The contemporary philosopher Roger Scruton describes the human face as the portal through which the other becomes apparent as a subject and not an object. According to Scruton, animals may have eyes, ears, a nose, mouth, but these elements do not combine to create a face. There is something unique and ephemeral about a human face that points to an interiority. When we look deeply into the face of the other, we sense something beyond mere physical physiognomy. This is indicative in the very language we use to describe this experience. We look into someone’s face, not merely at it. And this is why we use the term to deface, when describing the striping away the interiority of something.
No artist has done more for me in capturing the ephemeral interiority of the human face, than Jusepe de Ribera. This Baroque artist manages to show within the physical features of his subject’s face, something of another realm. There is something of the soul – for lack of a better word – peering out of the faces he paints. When looking at a Ribera painting you are not looking at a face you are looking into it.
When looking at a Ribera painting you are not looking at a face you are looking into it.
This interiority may help explain the profusion of references, in the opening of Parshat Vayishlach, to the face.
In instructing his messengers, Jacob tells them to say the following when encountering his estranged brother Esau:
And you shall say, ‘Look, your servant Jacob is actually behind us.’ For he thought, ‘Let me placate his face with the tribute that goes before my face, and after I shall look on his face, perhaps he will show me a kindly face.’ And the tribute passed on before his face, and he spent the night in the camp.
And the next morning upon waking:
Jacob called the name of the place Peniel, meaning, “I have seen God face to face and I came out alive.”
Finally, at the much anticipated encounter, Jacob says to his brother:
To see your face is like seeing the face of God.
Why all this talk of the face?
Perhaps on one level, Jacob is rendering himself vulnerable to his brother, by drawing attention to his exposed face. Emmanuel Levinas, who wrote extensively about the human face, saw in its very vulnerability, a demand for compassion.
Emmanuel Levinas, who wrote extensively about the human face, saw in its very vulnerability, a demand for compassion.
“The first word of the face is the ‘Thou shalt not kill.’ It is an order. There is a commandment in the appearance of the face, as if a master spoke to me. However, at the same time, the face of the Other is destitute; it is the poor for whom I can do all and to whom I owe all.” (Ethics and Infinity, pp 89)
On a deeper level, though, I believe that Jacob is not merely assuming a passive, defensive stance vis a vis his brother, but that rather, he is seeking a genuine encounter.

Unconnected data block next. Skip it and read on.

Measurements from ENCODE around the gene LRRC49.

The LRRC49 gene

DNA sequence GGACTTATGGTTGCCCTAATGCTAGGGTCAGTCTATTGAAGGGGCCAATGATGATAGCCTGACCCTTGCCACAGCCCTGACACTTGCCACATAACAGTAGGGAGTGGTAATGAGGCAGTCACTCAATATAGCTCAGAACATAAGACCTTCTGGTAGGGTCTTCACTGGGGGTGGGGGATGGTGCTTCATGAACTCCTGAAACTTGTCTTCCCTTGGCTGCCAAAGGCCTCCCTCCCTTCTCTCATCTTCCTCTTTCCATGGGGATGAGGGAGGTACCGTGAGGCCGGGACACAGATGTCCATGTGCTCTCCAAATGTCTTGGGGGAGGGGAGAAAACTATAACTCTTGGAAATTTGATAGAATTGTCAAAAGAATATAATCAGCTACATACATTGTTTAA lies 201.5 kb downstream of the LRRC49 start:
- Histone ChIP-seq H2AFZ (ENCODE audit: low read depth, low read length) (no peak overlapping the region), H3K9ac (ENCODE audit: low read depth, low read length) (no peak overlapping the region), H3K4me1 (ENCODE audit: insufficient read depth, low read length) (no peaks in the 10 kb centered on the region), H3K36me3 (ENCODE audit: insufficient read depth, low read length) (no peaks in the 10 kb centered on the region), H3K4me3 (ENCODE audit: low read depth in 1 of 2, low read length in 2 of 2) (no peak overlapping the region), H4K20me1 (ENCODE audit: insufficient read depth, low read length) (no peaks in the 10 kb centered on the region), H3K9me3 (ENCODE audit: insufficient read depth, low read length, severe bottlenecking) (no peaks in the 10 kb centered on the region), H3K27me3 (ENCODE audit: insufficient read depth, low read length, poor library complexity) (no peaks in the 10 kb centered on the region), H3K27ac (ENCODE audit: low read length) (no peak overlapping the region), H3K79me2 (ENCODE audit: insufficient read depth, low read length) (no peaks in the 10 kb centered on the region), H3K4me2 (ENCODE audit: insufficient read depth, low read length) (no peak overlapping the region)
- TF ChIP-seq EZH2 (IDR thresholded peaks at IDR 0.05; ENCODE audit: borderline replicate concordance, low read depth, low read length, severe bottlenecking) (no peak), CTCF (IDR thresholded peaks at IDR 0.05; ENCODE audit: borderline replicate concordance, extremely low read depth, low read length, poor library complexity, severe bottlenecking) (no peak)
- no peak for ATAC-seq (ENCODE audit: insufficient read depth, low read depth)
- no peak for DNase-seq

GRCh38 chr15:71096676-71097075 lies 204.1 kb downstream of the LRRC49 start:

Up until this point, the relationship the brothers shared, could best be described as transactional, or in Buberian terms, as an ‘I- it’ relationship. Theirs was not an ‘I –Thou’ relationship in which the full sense of the other is recognised. Rather, each is objectified by the other. This is apparent in the way they treat each other, and it is also supported by the objective language the bible uses to describe the two; the ‘hairy one’ and the ‘smooth one’, the ‘hunter’ and the tent dweller’. There is nothing to describe their interiority.
And so perhaps after all the lost years, and all the pain, Jacob seeks a different type of relationship. One that centres on the face, an ‘I-Thou’ relationship, which can only be built on an appreciation of the full personhood of the other.
And there is the wonderful ambiguity of the name Jacob gives to the place on the morning of this encounter – Peniel. Is it to mean ‘Face of an Angel?’ ‘Face of God?’ Or perhaps it is in anticipation of the very human encounter he is about to experience with his brother, so that in fully encountering another one comes closest to encountering the divine.
in fully encountering another one comes closest to encountering the divine.
Finally, the Hebrew word for face Panim, is plural. There is no singular construct. Could this point to the multiple layers of the human expressed through the face? Or could it even point to a human-divine fusion, apparent if one looks deeply enough into the face of the other? That in seeking the face of God, one need look no further than the face of a human being?
This immensely rich Torah passage invites us to seek the face of the other by transforming our transactional postures with others into relational ones. Perhaps then, we might be able to see in the face of the other, a subject who contains multitudes.